Disclaimer: The views and opinions expressed by this author are their own and do not represent the official position of the Barbados TODAY Inc.
Many years ago, just after a second publishing company started the business of printing daily newspapers, my efforts to congratulate the editor in bringing other diverse and unusual voices to the information platform failed.
Yet, prior to the current lop-sided composition of our Parliament, several calls were made by this letter-writer and others asking the print media to give average Barbadians more opportunities for their voices to be heard.
With only a modicum of success was such a privilege achieved against the competing business of advertising and other financial considerations.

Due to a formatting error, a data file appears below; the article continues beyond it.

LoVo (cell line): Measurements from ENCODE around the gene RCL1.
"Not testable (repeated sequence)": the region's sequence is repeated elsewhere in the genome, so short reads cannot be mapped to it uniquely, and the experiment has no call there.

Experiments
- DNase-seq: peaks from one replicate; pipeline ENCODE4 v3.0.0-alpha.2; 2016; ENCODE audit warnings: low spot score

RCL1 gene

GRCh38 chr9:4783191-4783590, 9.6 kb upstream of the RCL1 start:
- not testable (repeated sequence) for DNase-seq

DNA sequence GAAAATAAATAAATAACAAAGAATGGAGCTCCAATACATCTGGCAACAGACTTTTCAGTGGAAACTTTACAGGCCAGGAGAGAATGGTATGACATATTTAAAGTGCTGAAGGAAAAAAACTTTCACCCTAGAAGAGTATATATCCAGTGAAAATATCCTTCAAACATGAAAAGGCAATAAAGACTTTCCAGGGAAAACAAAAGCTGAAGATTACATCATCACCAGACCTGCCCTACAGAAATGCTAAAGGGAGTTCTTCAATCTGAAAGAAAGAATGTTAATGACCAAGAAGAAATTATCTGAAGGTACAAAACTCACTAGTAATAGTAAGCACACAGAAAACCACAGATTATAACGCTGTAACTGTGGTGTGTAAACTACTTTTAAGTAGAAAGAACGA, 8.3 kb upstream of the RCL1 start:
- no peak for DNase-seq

Apart from the computer, television, and radio, the print media has an important and useful role to play in giving a voice to the voiceless.
There are still too many muted and often unheard voices of the disadvantaged, the under-privileged, the variously challenged – physically, mentally and otherwise, and those at the lowest rounds of the economic ladder.
No society exists that is made up of a single class or group, then time, space and opportunity must be created for the voices of others to be heard.
There is always good reason – “even the dull and ignorant, they too have their story” as stated by Max Ehrmann almost one hundred years ago.
A glow of light appears at the end of the tunnel and there is a glimmer of hope now that the clear and unambiguous assertion has been made.
“Other voices important” is an eternal truth that must be bolstered by positive action from all sections of the media.